Boston Celebrates 200 Years

Boston Celebrates 200 Years

AAHGS New England President  Judith-Allen Shaw addresses an audience and dignitaries including Mayor of Boston, Michelle Wu at the historic Old South Meeting House on May 1, 2022.

Boston, an area long inhabited by the Massachusett Tribe, was conceived and established in 1630 by the arriving English colonists as a Town. After many years of debate among the citizenry about whether the population had outgrown a Town style of decentralized governance, on February 23, 1822 the State Government adopted an act establishing the City of Boston, thereby granting Boston the first City Charter in Massachusetts.

On March 4, 1822, the residents of Boston who were eligible to vote, excluding women, certain immigrants and the Black community, ratified the act and accepted the Charter to convert their Town into a City.

On May 1, 1822, the Selectmen who originally governed the town of Boston, ceremoniously transferred responsibility to the Mayor and Council, and the City of Boston began its existence as City.

The City of Boston intends to commemorate the 200th anniversary of its incorporation as a City on Sunday, May 1, 2022. The Council marks this important anniversary with gratitude to the many public servants who have worked tirelessly on behalf of the City of Boston and its residents over the past two hundred years.

* Text published by City Council/Boston/gov

Freedmen’s Bureau Papers at Suffolk University

AAHGS-New England Member Professor Robert Bellinger and librarian Sarah Griffis examine projection of Freedmen’s Bureau document.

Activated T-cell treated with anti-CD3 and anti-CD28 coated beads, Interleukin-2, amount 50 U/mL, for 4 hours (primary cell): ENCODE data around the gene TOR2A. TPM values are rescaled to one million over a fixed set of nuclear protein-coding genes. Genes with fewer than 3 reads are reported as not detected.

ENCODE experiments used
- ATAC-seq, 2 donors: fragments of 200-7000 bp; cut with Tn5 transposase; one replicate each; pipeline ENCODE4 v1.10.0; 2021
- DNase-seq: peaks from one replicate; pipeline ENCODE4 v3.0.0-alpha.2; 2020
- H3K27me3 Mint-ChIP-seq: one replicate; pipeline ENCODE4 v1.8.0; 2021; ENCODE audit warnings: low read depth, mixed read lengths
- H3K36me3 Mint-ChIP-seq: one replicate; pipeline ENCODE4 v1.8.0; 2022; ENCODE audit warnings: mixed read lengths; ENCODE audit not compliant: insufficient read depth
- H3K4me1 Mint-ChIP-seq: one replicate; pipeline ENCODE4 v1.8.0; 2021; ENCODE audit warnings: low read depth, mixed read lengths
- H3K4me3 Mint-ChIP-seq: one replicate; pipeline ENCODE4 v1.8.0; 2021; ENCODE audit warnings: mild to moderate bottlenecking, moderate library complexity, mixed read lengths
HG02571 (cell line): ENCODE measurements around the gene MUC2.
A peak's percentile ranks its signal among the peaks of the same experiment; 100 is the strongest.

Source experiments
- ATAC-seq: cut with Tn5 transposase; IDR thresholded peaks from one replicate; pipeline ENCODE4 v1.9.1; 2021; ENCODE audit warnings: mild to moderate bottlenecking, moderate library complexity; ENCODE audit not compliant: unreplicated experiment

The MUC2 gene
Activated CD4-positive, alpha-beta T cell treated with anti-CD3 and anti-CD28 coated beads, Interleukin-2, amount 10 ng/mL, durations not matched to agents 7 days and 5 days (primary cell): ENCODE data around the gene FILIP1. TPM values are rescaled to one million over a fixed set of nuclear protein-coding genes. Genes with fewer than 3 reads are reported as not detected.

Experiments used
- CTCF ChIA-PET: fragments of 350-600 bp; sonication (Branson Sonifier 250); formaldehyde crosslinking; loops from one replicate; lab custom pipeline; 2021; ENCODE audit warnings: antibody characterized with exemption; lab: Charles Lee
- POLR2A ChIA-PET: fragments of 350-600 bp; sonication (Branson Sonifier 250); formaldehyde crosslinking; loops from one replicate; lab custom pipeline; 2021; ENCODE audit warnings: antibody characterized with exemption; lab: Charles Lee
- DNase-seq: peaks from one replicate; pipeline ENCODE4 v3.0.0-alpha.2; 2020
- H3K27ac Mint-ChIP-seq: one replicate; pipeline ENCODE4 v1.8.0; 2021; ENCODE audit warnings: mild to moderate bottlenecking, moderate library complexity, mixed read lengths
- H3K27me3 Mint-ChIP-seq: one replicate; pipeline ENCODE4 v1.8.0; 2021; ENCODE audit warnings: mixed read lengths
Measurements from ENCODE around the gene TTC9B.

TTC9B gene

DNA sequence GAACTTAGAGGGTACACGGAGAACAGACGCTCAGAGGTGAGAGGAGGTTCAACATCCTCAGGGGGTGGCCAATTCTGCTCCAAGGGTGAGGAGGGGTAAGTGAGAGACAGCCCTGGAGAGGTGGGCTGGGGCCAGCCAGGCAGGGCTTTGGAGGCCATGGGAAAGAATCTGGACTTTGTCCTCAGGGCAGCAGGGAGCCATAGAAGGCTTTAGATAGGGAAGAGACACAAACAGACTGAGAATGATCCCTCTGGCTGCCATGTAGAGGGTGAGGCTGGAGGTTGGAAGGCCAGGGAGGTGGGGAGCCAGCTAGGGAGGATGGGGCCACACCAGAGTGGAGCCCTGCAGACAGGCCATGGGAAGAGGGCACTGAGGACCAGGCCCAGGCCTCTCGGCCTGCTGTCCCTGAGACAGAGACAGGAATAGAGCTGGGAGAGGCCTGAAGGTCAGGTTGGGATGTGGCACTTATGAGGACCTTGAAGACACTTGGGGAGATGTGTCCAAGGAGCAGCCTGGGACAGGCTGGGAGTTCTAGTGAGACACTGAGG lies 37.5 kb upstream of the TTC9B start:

Suffolk students and historians have convenient access to the Freedmen’s Bureau papers now that the University’s Sawyer Library is home to a complete microfilm copy of the letters, marriage and hospital registers, census lists, and other documents that together tell the story of American people freed after the Civil War.

The Mildred F. Sawyer Library is making the National Archives and Records Administration’s Freedmen’s Bureau collection available in partnership with the New England chapter of the Afro-American Historical and Genealogical Society.

Records’ relevance today

“These records will teach our students about a very important era in public history and provide historical background to issues such as the ongoing discussion of memorials and monuments of the Civil War,” said Suffolk History Professor Robert Bellinger. “The students will also learn about the research process and be prepared for work in other archives.”

Congress established the Bureau of Refugees, Freedmen and Abandoned Lands in 1865 to assist in the reconstruction of the South and to aid formerly enslaved people in the transition to freedom and citizenship.

The handwritten records include letters, labor contracts, and lists of food rations issued, indentures of apprenticeship, marriage and hospital registers, and census lists. They were administered by the War Department and provide a unique view into the lives of newly freed individuals and social conditions in the South following the Civil War.